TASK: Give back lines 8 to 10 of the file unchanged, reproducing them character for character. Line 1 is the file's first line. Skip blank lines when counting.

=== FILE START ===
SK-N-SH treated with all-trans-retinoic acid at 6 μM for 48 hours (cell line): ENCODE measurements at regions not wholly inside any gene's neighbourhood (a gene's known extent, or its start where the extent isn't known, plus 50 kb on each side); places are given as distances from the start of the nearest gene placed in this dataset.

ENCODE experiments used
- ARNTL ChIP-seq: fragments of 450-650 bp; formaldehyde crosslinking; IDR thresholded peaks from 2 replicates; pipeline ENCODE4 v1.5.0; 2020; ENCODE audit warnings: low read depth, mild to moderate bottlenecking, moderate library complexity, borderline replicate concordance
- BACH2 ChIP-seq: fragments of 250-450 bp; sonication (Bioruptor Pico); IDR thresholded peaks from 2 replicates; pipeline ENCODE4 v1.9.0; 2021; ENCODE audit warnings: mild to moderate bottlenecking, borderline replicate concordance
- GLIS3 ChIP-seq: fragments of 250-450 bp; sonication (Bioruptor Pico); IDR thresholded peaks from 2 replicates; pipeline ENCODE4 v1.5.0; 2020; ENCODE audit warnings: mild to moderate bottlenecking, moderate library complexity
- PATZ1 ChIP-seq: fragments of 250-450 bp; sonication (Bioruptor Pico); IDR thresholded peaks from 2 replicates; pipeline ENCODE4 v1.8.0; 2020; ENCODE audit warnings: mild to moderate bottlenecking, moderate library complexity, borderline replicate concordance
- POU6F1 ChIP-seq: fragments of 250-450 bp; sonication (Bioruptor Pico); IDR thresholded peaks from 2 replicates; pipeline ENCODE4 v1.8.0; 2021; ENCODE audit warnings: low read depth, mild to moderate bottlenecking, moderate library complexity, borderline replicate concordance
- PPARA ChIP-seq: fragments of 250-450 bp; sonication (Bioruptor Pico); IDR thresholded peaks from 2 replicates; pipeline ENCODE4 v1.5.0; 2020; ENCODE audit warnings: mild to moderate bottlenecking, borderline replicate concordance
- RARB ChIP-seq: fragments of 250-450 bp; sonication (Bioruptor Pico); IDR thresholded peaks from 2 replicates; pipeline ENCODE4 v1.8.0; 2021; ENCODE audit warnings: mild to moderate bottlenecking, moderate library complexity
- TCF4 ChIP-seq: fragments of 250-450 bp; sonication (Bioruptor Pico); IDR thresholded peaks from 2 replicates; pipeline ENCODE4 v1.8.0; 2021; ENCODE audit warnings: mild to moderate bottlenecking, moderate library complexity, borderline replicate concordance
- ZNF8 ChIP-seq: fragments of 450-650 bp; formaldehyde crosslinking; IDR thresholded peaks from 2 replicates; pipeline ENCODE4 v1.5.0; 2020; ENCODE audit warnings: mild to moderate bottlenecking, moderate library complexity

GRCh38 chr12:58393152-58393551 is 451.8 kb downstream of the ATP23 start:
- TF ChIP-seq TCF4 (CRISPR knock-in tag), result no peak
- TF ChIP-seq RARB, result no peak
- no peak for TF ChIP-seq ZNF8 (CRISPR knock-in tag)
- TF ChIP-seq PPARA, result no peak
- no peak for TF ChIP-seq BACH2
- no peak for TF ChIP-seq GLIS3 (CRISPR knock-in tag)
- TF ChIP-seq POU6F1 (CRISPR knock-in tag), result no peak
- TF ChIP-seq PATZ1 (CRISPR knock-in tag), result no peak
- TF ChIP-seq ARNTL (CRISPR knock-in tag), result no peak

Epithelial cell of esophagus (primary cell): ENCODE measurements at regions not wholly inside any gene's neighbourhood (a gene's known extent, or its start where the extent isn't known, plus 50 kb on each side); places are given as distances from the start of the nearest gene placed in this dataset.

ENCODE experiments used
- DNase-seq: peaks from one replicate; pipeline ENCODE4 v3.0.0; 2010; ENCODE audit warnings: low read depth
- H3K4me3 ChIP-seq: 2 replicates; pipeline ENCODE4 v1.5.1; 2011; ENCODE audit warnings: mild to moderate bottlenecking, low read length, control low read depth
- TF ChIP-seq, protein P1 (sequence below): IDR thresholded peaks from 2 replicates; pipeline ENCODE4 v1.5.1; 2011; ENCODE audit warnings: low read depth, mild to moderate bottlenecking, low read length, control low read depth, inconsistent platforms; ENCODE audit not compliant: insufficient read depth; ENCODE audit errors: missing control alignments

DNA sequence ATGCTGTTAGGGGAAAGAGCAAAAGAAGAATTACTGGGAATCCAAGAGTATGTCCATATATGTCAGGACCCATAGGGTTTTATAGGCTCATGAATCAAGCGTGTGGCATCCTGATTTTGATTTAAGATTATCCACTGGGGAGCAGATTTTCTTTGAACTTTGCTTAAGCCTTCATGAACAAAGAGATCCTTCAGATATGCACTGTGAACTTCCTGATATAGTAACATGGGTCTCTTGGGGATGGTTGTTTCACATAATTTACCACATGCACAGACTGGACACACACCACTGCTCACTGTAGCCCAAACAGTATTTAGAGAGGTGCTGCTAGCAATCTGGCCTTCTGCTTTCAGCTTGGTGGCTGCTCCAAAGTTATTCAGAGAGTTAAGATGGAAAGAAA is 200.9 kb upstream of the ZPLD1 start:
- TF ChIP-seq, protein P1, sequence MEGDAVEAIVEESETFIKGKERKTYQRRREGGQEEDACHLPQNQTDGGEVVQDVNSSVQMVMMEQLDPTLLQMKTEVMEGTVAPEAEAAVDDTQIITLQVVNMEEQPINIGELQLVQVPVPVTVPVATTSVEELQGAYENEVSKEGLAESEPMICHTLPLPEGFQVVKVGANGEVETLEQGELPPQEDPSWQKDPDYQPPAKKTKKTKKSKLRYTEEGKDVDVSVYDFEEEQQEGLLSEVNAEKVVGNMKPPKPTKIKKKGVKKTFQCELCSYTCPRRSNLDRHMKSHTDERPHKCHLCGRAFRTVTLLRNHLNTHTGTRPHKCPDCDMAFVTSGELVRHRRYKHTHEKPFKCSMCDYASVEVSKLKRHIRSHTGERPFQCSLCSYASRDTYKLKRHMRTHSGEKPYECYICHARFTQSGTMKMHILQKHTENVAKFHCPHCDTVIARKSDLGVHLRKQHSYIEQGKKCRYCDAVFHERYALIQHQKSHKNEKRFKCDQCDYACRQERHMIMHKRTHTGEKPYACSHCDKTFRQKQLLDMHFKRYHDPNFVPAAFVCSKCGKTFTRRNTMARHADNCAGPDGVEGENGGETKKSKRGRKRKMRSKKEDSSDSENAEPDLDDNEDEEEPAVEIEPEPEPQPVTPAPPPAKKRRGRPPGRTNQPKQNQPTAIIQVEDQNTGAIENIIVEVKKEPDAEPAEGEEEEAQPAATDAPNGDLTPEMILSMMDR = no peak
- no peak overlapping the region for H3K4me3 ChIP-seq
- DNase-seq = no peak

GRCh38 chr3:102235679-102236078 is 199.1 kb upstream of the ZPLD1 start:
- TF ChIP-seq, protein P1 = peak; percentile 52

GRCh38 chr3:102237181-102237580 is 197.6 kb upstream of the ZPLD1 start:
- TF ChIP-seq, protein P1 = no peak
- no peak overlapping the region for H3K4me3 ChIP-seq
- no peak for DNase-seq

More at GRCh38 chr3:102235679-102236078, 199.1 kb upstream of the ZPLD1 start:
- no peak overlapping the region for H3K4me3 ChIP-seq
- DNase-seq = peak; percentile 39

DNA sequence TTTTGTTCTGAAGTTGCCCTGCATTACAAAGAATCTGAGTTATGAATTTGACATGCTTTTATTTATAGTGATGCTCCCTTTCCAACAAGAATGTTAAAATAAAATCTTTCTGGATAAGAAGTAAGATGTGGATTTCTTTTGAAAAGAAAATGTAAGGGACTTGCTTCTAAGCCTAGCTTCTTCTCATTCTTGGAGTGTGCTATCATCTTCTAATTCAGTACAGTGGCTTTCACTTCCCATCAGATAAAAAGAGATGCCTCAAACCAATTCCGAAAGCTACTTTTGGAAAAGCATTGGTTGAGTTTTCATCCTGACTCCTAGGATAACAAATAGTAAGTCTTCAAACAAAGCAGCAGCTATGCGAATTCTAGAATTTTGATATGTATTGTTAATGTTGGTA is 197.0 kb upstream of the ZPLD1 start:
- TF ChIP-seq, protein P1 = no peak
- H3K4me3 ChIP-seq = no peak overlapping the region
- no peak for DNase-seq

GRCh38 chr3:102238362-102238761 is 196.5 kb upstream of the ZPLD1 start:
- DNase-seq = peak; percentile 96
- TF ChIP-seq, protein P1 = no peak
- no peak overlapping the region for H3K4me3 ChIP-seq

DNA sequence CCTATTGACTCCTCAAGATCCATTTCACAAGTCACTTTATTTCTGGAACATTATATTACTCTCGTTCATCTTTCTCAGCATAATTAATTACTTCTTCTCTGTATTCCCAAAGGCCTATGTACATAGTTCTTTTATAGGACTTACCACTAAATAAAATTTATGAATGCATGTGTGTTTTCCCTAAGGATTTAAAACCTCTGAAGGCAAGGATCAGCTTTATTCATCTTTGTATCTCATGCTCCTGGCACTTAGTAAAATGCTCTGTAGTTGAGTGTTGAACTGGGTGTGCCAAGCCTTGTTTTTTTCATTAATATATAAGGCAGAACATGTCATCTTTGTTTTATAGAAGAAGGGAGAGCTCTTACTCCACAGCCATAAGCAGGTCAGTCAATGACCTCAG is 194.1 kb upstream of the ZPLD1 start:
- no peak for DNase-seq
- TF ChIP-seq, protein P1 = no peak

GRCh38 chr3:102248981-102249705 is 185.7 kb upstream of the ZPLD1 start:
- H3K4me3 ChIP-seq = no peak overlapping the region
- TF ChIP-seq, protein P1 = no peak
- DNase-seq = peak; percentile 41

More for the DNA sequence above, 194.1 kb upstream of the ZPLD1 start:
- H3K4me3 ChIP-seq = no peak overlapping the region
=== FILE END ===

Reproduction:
- PPARA ChIP-seq: fragments of 250-450 bp; sonication (Bioruptor Pico); IDR thresholded peaks from 2 replicates; pipeline ENCODE4 v1.5.0; 2020; ENCODE audit warnings: mild to moderate bottlenecking, borderline replicate concordance
- RARB ChIP-seq: fragments of 250-450 bp; sonication (Bioruptor Pico); IDR thresholded peaks from 2 replicates; pipeline ENCODE4 v1.8.0; 2021; ENCODE audit warnings: mild to moderate bottlenecking, moderate library complexity
- TCF4 ChIP-seq: fragments of 250-450 bp; sonication (Bioruptor Pico); IDR thresholded peaks from 2 replicates; pipeline ENCODE4 v1.8.0; 2021; ENCODE audit warnings: mild to moderate bottlenecking, moderate library complexity, borderline replicate concordance